Pitkin County adjusts for June primary involving independent voters for first time | AspenTimes.com

Pitkin County adjusts for June primary involving independent voters for first time

Voting stickers at the Pitkin County Elections Office in Aspen on Tuesday.
Anna Stonehouse/The Aspen Times


Ballots for next month’s primary will be mailed out the week of June 4 and can be mailed back or dropped off at the Snowmass Village Town Hall, the Basalt Town Hall or the Pitkin County Elections Department in the Ute City Building at 501 E. Hyman Ave.

Early voting will take place June 18-25 at the Aspen Jewish Community Center, 435 W. Main St., from 8:30 to 4:30 Monday through Friday and 10 a.m. to 2 p.m. on Saturday.

Voting will take place at the Jewish Community Center on election day —Tuesday, June 26 — from 7 a.m. to 7 p.m.

For the first time in Colorado, voters unaffiliated with a political party will be able to participate in the primary election next month.

Pitkin County Clerk Janice Vos Caudill and her staff are preparing to send out both Democratic and Republican primary ballots to all approximately 5,500 independent voters for the June 26 primary, she said last week. Those unaffiliated voters (which represent 45 percent of all registered voters in the country) will then fill out one of the ballots and mail it back or drop it off at one of three locations in Pitkin County, Vos Caudill said.

Unaffiliated voters also can go to uchoose.co.gov and pick which major party ballot they want to receive in the mail beforehand, she said. Those selections will be erased from statewide voter information records after the primary, Vos Caudill said.

Voters affiliated with a particular party still will only be able to participate in that party’s primary. The extra ballots and postage for the June primary will cost the county an extra $4,600 this year, Vos Caudill said, not including staff labor time.

“Our costs will be more for this primary election because our ballots have tripled, and staff and postage and other labor, as well,” Vos Caudill said. “But for the additional presidential primary in 2020, we will be reimbursed.”

The changes are a result of Proposition 108 passed by Colorado voters in November 2016. A companion measure — Proposition 107 — also passed at the same time, and created a presidential primary election mandated to take place in March, which will be separate from the primary that will take place as usual in June.

Both parties came out against the propositions at the time, viewing them as providing a disincentive to joining a party and possibly allowing people with ulterior motives to affect a party’s primary.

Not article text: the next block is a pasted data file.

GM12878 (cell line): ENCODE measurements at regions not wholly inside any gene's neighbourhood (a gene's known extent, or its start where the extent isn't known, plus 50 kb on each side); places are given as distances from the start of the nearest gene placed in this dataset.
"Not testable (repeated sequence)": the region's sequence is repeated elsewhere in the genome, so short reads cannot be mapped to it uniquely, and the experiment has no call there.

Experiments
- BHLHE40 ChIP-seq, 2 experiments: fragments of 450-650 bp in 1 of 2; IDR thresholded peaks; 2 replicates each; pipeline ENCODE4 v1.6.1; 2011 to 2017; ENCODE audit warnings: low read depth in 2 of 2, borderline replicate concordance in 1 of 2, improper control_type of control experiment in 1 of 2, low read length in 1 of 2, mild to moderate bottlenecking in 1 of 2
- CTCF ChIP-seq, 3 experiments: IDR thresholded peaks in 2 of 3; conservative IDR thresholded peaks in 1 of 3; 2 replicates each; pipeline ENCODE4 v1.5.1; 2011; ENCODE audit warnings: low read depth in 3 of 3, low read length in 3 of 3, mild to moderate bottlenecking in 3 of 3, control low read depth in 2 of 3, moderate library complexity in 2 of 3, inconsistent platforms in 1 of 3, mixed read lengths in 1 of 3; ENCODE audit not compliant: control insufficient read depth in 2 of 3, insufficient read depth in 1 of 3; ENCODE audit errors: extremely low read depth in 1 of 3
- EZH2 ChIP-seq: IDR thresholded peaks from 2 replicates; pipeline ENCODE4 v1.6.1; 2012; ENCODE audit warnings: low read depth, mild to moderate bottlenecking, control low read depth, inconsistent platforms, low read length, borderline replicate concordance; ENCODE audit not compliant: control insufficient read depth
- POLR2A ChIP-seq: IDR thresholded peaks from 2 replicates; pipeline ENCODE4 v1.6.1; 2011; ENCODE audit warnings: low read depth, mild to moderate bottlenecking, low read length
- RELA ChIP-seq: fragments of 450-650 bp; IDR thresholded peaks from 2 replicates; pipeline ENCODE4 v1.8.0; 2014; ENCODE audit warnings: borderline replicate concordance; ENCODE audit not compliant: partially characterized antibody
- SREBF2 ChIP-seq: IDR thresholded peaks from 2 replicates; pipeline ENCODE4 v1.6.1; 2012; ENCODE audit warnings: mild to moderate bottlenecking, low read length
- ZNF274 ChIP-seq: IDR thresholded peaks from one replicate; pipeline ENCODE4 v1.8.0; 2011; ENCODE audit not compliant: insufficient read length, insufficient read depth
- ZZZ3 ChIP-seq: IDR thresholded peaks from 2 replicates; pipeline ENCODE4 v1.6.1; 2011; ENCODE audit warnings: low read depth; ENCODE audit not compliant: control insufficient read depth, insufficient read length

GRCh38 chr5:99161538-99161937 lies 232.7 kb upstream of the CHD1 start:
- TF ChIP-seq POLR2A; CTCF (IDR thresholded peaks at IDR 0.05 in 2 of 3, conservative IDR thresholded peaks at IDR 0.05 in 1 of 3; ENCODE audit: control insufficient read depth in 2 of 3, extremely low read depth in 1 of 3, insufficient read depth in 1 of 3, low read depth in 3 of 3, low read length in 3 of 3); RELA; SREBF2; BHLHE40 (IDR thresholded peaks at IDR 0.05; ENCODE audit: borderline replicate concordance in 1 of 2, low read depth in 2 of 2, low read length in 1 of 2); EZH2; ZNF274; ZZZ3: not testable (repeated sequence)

Pitkin County Commissioner Rachel Richards offered another take on the measures last week. Allowing unaffiliated voters to participate in primaries could thwart the selection of extreme candidates on the left and right, she said.

“This is a big change for the state of Colorado. Even for those who are party-affiliated,” Richards said, then added: “I really want to encourage those unaffiliated voters to step up and take that role that’s been handed to you. It’s incredibly important in the state.”

Regardless, Proposition 107 means that Vos Caudill will have to conduct three elections in 2020 rather than the usual two.

Colorado’s governor has until Sept. 1, 2019, to designate the date of the presidential primary, which must occur no later than the third Tuesday of March 2020, Vos Caudill said. The Colorado Secretary of State’s Office will pay for that primary in each county, she said.

The primary for the rest of the national, state and local races will be held as usual in June 2020, as will the general election in November, Vos Caudill said.

Unaffiliated voters will be allowed to participate in both 2020 primaries, requiring those voters to either choose which ballot they receive or mail back one of the two party ballots.

Because Pitkin County is nonpartisan, the change this June will not be as pronounced here as it will be in other Colorado counties, Vos Caudill said. Pitkin County’s Home Rule Charter directs candidates to gather 100 signatures from registered county voters in order to appear on the ballot rather than go through party caucuses.

Pitkin County candidates who want support from a party must go to a caucus to receive it and can then appear on the ballot with a party designation, she said.

This year’s local county races will not be featured on the primary ballot because no more than two people are running for any office, and the general election pits the top two vote-getters.